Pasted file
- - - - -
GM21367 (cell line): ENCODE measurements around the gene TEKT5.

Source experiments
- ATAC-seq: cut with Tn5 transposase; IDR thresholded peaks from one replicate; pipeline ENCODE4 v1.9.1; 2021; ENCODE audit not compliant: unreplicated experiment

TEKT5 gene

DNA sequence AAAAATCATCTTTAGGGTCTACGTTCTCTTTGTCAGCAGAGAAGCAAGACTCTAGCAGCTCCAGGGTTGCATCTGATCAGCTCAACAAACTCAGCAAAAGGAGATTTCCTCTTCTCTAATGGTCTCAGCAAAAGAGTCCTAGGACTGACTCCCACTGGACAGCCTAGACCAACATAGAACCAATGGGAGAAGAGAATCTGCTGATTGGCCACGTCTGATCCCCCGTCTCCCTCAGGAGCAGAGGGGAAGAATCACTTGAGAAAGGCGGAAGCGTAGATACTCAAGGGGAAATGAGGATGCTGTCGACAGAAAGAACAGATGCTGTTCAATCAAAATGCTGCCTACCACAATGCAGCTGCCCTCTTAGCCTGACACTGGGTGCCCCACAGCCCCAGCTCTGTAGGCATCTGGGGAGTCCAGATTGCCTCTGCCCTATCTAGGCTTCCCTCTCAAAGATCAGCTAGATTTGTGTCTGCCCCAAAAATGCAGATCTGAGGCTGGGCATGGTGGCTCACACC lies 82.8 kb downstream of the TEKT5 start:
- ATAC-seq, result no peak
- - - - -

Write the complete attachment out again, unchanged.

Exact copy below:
GM21367 (cell line): ENCODE measurements around the gene TEKT5.

Source experiments
- ATAC-seq: cut with Tn5 transposase; IDR thresholded peaks from one replicate; pipeline ENCODE4 v1.9.1; 2021; ENCODE audit not compliant: unreplicated experiment

TEKT5 gene

DNA sequence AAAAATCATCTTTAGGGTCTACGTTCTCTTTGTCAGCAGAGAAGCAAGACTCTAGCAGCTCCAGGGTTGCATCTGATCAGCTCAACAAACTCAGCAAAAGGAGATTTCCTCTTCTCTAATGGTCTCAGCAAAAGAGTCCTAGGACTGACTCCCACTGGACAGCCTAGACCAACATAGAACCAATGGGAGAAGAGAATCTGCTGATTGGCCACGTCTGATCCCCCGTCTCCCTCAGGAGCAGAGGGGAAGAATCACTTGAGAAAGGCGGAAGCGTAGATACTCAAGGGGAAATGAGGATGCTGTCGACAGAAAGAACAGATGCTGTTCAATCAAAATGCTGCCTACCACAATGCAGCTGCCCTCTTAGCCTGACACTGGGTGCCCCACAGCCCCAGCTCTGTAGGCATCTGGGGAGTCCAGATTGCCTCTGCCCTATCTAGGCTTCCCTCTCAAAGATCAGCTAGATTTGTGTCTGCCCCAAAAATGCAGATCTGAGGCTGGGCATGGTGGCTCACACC lies 82.8 kb downstream of the TEKT5 start:
- ATAC-seq, result no peak